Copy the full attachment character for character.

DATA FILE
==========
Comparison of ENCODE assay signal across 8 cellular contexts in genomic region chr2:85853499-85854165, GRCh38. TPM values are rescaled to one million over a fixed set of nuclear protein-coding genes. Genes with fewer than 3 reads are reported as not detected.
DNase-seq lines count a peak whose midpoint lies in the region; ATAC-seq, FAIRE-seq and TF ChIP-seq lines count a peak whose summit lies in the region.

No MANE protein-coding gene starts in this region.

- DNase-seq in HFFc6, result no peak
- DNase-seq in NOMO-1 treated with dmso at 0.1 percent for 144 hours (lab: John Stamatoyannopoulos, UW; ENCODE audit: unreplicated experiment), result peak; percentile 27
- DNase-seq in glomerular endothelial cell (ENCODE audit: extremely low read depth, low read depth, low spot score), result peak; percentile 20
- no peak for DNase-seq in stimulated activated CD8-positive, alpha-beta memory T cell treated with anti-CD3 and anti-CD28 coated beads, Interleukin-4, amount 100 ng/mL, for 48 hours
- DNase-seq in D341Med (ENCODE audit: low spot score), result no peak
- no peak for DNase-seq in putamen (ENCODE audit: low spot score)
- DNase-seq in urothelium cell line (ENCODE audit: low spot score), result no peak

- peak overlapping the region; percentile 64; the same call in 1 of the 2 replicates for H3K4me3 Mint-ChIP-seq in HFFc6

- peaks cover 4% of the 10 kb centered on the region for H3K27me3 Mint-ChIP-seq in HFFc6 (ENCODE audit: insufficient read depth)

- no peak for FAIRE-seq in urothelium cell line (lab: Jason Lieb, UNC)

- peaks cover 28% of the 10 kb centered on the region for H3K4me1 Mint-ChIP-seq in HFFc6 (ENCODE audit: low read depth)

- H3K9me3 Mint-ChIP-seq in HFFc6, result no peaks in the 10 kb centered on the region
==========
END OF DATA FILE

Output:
Comparison of ENCODE assay signal across 8 cellular contexts in genomic region chr2:85853499-85854165, GRCh38. TPM values are rescaled to one million over a fixed set of nuclear protein-coding genes. Genes with fewer than 3 reads are reported as not detected.
DNase-seq lines count a peak whose midpoint lies in the region; ATAC-seq, FAIRE-seq and TF ChIP-seq lines count a peak whose summit lies in the region.

No MANE protein-coding gene starts in this region.

- DNase-seq in HFFc6, result no peak
- DNase-seq in NOMO-1 treated with dmso at 0.1 percent for 144 hours (lab: John Stamatoyannopoulos, UW; ENCODE audit: unreplicated experiment), result peak; percentile 27
- DNase-seq in glomerular endothelial cell (ENCODE audit: extremely low read depth, low read depth, low spot score), result peak; percentile 20
- no peak for DNase-seq in stimulated activated CD8-positive, alpha-beta memory T cell treated with anti-CD3 and anti-CD28 coated beads, Interleukin-4, amount 100 ng/mL, for 48 hours
- DNase-seq in D341Med (ENCODE audit: low spot score), result no peak
- no peak for DNase-seq in putamen (ENCODE audit: low spot score)
- DNase-seq in urothelium cell line (ENCODE audit: low spot score), result no peak

- peak overlapping the region; percentile 64; the same call in 1 of the 2 replicates for H3K4me3 Mint-ChIP-seq in HFFc6

- peaks cover 4% of the 10 kb centered on the region for H3K27me3 Mint-ChIP-seq in HFFc6 (ENCODE audit: insufficient read depth)

- no peak for FAIRE-seq in urothelium cell line (lab: Jason Lieb, UNC)

- peaks cover 28% of the 10 kb centered on the region for H3K4me1 Mint-ChIP-seq in HFFc6 (ENCODE audit: low read depth)

- H3K9me3 Mint-ChIP-seq in HFFc6, result no peaks in the 10 kb centered on the region